Politics & Government

Obama to Putin: Stop Ukraine aggression

, Russian President Vladimir Putin speaks to the media before departing from the G-20 summit in Brisbane, Australia, Nov. 15, 2014.
, Russian President Vladimir Putin speaks to the media before departing from the G-20 summit in Brisbane, Australia, Nov. 15, 2014. AP

President Barack Obama said Sunday that he told Russian President Vladimir Putin that if he halts his military aggression in Ukraine that other nations would drop the economic sanctions lodged against his country.

“Russia has the opportunity to take a different path, to resolve the issue of Ukraine in a way that respects Ukraine’s sovereignty, that’s consistent with international law...if it does so, then I will be the first to suggest that we roll back the sanctions that are frankly having a devastating effect on the Russian economy,” Obama told reporters at a news conference.

Some world leaders criticized Putin this weekend at the G-20 meeting of the world’s largest economies for his involvement in Ukraine and threatened to lodge more economic sanctions against his nation.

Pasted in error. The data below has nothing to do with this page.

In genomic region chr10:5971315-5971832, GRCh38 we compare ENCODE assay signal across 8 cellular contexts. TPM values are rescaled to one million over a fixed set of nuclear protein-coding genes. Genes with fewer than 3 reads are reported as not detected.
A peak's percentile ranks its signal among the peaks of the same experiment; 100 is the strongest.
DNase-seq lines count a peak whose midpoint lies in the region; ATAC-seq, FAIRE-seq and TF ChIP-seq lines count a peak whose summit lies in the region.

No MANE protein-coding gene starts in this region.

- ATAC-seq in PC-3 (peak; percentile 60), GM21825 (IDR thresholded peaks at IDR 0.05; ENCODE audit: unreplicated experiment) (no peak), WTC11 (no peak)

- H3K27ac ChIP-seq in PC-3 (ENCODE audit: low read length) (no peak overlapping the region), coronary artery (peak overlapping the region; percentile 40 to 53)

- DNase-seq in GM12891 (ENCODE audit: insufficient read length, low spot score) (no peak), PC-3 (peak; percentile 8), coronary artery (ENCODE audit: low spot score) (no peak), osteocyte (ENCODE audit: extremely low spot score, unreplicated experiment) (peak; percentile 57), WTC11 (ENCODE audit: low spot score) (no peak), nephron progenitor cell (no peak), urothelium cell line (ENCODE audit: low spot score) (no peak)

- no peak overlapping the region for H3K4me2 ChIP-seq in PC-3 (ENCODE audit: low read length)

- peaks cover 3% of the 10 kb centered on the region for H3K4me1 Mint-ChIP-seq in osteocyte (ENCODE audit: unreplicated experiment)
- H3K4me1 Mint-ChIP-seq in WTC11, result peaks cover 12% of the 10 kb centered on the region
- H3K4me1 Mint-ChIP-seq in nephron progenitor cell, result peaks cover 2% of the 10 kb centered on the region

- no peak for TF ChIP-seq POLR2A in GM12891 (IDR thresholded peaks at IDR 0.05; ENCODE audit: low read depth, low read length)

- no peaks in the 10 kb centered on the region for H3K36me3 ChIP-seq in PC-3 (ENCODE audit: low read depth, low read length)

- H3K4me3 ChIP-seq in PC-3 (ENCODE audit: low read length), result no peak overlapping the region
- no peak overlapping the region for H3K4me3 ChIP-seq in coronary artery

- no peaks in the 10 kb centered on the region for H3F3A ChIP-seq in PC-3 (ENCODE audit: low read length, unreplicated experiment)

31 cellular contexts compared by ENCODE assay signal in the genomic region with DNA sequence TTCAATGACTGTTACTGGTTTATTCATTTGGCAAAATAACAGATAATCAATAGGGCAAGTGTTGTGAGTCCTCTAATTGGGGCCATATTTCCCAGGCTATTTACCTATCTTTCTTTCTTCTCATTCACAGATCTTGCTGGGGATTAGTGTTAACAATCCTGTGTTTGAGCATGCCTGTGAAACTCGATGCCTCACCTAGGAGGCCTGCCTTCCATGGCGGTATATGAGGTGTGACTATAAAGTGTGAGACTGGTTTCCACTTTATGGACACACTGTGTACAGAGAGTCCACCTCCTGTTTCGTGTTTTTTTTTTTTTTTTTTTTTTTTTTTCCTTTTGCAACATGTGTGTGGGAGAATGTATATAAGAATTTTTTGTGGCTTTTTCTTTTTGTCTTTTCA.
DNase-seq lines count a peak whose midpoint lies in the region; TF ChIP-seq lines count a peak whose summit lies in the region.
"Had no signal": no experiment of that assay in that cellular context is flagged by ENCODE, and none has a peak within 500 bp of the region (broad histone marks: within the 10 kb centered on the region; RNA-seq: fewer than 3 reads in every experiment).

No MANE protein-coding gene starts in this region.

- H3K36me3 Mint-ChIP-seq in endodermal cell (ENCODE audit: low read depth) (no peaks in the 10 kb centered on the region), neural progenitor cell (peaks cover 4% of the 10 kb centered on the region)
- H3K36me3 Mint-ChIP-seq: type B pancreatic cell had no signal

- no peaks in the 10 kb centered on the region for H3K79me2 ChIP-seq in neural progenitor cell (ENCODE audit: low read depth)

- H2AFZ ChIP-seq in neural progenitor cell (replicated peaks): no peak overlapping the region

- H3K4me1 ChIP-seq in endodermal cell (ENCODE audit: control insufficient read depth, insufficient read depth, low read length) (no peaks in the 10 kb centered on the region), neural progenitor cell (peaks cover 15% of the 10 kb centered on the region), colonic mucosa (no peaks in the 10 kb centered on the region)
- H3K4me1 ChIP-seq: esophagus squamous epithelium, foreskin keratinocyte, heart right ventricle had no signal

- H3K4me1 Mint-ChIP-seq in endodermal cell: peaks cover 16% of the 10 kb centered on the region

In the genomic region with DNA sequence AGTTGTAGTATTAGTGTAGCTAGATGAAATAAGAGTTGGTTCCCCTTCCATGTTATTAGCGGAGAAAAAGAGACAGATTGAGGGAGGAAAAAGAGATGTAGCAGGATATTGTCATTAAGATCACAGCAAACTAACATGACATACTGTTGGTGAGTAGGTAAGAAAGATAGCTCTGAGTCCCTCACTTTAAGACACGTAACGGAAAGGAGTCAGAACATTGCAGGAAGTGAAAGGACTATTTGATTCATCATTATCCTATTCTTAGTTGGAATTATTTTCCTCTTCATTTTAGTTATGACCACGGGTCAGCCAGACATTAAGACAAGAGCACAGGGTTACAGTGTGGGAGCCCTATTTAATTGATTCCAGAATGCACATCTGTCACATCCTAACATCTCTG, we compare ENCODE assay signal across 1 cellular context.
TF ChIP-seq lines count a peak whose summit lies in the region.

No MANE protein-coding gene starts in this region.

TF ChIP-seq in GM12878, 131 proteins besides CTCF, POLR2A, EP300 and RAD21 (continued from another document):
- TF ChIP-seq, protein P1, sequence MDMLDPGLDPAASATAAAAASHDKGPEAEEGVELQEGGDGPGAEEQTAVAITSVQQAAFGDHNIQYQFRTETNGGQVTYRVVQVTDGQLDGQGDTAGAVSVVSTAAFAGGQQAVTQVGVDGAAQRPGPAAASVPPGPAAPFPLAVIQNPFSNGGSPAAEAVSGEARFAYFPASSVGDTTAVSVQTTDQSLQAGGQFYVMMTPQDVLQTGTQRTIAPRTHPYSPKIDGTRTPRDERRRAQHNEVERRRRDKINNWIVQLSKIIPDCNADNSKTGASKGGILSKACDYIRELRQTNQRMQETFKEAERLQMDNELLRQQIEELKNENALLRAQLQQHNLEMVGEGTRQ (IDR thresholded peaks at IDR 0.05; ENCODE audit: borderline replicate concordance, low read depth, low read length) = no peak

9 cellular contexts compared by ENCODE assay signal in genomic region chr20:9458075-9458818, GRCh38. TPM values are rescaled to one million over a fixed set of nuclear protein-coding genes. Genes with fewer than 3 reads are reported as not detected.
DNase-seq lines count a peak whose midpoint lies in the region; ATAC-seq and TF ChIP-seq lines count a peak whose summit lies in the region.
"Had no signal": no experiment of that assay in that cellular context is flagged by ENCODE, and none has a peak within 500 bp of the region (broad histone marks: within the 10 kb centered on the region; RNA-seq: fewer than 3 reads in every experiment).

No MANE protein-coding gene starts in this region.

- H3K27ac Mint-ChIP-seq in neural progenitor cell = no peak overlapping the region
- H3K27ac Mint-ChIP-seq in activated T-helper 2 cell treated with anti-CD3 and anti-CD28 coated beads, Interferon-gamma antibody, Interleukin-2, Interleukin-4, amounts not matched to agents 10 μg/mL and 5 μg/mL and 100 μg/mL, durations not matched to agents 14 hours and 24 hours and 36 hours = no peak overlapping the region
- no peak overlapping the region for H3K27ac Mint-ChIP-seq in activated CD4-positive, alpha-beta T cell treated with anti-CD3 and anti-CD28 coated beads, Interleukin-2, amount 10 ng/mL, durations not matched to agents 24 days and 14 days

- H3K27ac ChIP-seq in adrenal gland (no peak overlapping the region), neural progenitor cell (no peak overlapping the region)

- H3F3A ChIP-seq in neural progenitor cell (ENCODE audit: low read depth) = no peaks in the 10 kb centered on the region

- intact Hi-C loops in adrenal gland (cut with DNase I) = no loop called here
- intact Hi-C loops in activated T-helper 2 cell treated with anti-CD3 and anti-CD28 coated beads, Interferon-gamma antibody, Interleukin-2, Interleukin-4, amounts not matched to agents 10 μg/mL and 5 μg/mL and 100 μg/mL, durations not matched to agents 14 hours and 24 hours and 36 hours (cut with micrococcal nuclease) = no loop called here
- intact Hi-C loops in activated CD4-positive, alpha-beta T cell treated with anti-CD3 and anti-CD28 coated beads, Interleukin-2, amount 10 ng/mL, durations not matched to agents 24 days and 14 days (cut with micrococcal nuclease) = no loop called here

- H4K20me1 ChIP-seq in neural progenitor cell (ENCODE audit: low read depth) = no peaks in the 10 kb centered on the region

But Russia has denied accusations that it was behind a recent escalation of military activity in Ukraine, where fighting has claimed more than 4,000 people.

Obama said he had several discussions with Putin both at the G-20 and at the Asia-Pacific Economic Cooperation summit in Beijing. He said he would characterize the interactions as “business-like and blunt.”

“If he continues down the path that he is on...the isolation that Russia is currently experiencing will continue,” Obama said.

Obama said European leaders told him that Putin is not abiding by the spirit or letter of agreement he signed onto with respect to nearly Ukraine.

“It is not our preference to see Russia isolated the way it is,” he said. “We would prefer a Russia that is fully integrated, a global economy that is thriving on behalf of its people that can once again engage with us on cooperative efforts around global challenges.”

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